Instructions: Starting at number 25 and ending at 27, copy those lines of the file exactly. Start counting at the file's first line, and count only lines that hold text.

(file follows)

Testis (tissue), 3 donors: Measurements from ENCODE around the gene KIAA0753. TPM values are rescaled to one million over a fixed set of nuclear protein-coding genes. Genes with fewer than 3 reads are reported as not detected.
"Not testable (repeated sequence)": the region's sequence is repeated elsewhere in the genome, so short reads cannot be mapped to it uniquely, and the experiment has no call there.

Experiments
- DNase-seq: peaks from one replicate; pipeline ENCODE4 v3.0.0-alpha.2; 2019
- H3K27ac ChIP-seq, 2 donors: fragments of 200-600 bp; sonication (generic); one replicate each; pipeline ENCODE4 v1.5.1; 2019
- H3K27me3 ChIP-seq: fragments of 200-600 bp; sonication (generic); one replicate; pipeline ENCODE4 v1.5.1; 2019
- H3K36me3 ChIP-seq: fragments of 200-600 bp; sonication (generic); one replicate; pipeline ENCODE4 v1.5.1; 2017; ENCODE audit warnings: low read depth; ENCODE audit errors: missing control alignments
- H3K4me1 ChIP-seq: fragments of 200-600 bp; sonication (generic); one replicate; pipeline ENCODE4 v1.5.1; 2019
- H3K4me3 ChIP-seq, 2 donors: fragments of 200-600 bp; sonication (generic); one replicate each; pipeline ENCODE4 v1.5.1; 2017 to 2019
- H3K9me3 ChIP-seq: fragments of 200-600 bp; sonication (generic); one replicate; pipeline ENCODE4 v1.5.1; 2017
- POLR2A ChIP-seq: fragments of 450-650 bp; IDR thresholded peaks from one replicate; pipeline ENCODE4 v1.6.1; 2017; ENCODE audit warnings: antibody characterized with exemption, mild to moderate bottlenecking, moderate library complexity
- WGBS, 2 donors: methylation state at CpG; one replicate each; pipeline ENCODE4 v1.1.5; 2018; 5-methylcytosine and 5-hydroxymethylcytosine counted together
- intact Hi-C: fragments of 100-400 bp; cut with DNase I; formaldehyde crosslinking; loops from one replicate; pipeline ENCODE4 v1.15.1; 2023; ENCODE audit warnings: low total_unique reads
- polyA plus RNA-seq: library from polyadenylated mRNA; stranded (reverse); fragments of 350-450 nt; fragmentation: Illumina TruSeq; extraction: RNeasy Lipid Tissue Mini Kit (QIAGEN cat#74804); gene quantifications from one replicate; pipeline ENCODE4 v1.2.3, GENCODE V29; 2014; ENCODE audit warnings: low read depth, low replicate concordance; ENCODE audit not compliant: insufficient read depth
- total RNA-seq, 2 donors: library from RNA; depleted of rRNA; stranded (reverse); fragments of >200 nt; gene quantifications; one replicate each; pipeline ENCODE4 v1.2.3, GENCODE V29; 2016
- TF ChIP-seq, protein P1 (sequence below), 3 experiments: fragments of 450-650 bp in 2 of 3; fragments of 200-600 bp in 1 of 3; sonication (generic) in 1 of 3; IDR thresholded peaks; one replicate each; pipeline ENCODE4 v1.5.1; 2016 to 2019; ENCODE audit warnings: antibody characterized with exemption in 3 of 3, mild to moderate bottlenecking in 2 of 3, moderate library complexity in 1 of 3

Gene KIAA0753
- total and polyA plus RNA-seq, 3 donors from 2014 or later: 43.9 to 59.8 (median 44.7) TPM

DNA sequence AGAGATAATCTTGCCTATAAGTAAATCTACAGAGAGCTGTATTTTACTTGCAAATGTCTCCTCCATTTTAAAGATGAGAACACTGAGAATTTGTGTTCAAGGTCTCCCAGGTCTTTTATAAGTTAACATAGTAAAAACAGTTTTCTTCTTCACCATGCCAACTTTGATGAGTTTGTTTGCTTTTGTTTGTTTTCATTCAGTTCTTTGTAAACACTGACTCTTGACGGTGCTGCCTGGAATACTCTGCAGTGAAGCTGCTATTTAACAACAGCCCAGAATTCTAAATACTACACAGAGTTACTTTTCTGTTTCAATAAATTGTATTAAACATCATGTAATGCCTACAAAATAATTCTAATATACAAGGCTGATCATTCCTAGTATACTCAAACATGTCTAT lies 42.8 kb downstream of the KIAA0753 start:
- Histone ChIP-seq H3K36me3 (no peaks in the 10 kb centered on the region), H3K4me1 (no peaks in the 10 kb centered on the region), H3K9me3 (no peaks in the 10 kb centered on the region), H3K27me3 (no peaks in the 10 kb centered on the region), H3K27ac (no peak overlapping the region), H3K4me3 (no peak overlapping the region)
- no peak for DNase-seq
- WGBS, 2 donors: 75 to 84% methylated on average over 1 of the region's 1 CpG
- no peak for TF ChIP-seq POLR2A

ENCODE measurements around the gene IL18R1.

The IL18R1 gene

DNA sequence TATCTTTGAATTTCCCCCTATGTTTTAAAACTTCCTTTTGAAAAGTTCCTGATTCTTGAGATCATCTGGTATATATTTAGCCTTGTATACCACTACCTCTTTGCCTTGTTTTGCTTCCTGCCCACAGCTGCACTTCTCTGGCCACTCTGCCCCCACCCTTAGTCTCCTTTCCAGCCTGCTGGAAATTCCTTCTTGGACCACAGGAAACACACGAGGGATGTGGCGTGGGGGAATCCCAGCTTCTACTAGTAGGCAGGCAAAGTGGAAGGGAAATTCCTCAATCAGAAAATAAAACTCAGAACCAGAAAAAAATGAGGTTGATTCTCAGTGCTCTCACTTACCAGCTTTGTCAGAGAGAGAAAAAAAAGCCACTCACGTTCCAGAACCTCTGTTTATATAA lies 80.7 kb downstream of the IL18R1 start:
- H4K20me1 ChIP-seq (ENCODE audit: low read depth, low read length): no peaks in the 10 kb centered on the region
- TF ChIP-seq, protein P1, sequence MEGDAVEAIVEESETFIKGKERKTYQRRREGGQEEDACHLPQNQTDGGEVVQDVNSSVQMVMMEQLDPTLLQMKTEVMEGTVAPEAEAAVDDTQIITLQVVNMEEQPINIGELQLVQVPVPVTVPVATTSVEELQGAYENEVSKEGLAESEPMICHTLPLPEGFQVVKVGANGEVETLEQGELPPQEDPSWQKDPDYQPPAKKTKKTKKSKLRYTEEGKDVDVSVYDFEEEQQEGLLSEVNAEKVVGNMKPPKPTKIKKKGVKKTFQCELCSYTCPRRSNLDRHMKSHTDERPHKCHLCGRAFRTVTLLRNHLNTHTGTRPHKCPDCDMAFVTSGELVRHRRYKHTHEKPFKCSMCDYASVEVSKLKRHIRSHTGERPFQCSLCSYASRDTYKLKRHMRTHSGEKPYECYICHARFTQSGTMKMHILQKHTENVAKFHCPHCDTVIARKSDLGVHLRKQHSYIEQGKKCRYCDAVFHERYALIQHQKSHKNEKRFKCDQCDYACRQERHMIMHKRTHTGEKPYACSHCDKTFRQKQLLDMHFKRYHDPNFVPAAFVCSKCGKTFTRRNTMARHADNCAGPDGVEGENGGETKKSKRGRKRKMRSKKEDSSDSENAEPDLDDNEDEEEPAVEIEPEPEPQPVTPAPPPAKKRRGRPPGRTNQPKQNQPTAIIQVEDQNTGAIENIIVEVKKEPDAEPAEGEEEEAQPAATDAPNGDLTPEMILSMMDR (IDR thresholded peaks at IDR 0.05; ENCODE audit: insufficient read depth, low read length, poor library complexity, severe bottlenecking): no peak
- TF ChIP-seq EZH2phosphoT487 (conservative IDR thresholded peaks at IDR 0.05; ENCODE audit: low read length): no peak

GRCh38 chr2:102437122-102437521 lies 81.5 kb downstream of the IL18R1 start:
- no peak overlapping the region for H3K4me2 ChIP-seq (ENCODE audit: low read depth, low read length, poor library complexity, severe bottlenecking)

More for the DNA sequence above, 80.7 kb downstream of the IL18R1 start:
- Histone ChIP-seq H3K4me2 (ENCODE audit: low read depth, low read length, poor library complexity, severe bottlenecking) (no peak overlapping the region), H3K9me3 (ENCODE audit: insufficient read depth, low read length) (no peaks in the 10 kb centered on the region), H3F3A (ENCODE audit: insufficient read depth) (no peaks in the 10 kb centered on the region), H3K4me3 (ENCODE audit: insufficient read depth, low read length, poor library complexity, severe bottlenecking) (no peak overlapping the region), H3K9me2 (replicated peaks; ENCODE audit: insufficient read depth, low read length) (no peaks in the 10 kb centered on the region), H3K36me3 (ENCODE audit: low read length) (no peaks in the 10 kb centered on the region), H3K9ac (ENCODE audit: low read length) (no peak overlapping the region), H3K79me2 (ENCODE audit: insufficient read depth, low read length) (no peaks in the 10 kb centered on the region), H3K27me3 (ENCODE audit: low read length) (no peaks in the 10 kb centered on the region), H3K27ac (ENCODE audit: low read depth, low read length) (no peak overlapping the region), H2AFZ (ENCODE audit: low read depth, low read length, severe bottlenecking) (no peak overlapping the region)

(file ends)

The IL18R1 gene

DNA sequence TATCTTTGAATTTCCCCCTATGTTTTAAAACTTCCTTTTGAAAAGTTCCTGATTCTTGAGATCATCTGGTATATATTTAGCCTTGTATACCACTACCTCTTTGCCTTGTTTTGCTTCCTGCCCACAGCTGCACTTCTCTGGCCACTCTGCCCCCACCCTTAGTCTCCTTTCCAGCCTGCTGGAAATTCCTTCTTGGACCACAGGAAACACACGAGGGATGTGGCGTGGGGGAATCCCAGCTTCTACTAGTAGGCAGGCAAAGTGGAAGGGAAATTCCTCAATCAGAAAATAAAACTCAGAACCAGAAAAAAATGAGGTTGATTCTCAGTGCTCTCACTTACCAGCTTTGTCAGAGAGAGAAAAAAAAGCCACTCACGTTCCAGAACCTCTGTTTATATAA lies 80.7 kb downstream of the IL18R1 start:
- H4K20me1 ChIP-seq (ENCODE audit: low read depth, low read length): no peaks in the 10 kb centered on the region